I knew I had to make the Krispy Krack Kale since I’d been raving about it (I even had an extra bushel to send home with her to make her own!)  I also used the squash recipe that turned out so well last time.  We also heated up some pappardelle and put a butter/wine/shallot sauce on top.  I also had a smallish lemon herb roasted chicken in the fridge from Fresh Direct.

It was certainly a cobbled together meal, but it turned out delicious!  And I managed to have it all on the table in under an hour.  It’s nice to know that I can actually cook for more than two people!

Failed Bread and Tuna Noodle Casserole

8 Jan

I was watching Chef Academy, again, and they made this bread that looked heavenly stuffed with cheese.  How do you get better than baked goods filled with cheese?  I had never made bread, but having made many a baked good in the past, I figured I could get some kneading practice in.  They made it look so easy.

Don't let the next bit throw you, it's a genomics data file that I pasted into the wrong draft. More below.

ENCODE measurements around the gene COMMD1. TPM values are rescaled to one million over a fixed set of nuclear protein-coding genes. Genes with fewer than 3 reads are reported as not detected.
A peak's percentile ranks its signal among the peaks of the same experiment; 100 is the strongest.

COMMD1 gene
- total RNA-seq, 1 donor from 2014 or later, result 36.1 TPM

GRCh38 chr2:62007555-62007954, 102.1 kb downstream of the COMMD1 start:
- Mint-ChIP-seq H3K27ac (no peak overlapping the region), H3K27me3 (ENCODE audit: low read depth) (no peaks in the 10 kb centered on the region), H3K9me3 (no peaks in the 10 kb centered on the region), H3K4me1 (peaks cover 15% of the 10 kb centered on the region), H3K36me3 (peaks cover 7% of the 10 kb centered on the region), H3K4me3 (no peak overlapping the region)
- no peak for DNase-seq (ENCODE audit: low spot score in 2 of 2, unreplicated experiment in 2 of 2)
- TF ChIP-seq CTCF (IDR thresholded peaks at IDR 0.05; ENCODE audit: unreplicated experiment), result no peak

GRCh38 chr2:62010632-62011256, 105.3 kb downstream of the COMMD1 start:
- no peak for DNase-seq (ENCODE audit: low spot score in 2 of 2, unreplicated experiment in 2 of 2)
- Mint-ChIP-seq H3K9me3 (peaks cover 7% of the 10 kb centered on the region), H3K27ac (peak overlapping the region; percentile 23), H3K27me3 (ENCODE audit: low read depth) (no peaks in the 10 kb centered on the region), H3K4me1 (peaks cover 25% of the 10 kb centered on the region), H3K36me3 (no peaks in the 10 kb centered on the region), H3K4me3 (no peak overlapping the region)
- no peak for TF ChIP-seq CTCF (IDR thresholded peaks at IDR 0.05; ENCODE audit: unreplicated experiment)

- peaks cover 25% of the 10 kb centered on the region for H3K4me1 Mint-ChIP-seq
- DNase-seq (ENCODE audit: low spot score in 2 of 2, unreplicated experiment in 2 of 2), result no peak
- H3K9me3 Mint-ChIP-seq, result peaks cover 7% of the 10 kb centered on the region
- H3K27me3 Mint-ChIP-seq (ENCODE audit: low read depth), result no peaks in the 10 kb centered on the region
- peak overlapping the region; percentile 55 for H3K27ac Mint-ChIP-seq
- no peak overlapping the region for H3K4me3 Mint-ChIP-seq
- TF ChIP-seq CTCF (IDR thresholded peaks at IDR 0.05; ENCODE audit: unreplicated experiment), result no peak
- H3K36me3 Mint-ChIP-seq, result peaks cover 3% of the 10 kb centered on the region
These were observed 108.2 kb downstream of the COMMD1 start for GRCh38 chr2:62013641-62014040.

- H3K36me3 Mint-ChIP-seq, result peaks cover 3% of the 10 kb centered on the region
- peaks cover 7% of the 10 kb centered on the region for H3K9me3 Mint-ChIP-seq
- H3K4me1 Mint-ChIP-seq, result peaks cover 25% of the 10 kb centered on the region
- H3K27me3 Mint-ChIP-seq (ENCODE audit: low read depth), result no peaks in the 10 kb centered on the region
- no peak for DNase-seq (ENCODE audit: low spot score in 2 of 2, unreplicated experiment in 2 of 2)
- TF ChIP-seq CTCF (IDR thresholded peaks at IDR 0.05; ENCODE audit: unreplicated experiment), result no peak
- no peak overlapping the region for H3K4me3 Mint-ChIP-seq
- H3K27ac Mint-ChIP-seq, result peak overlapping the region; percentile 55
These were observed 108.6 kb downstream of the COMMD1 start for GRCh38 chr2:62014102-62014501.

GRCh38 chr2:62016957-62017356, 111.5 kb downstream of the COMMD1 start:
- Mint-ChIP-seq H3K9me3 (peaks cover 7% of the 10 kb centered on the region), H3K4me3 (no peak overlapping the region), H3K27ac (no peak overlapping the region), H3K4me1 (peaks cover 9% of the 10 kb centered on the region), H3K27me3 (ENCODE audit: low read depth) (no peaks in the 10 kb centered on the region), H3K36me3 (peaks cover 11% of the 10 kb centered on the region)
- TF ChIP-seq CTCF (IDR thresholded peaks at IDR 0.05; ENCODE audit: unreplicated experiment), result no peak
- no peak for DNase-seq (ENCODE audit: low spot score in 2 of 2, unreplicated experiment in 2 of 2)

Literally the next day I pulled up the recipe online and it seemed simple enough.  I was careful to measure well and concentrate on what I was doing (I’m usually a pretty hap hazard baker… I know… hand slap for me). I followed the first 2 directions:

For the Bread:

1. In a large bowl mix together the flour, salt, butter and yeast.

2. Stir in the water and mix into a soft dough.

As soon as I added the water (1 quart) to the flour (1 pound) I knew something was wrong.  It just looked too much like paper mache and not enough like dough.  I thought maybe the flour would thicken it so I mixed… and mixed… and mixed.  Soft dough was not to be had.

So I looked back and determined it was the flour to water ratio that was off and added more flour.  And I mixed and I mixed… and I added flour and I added flour… and this is what happened: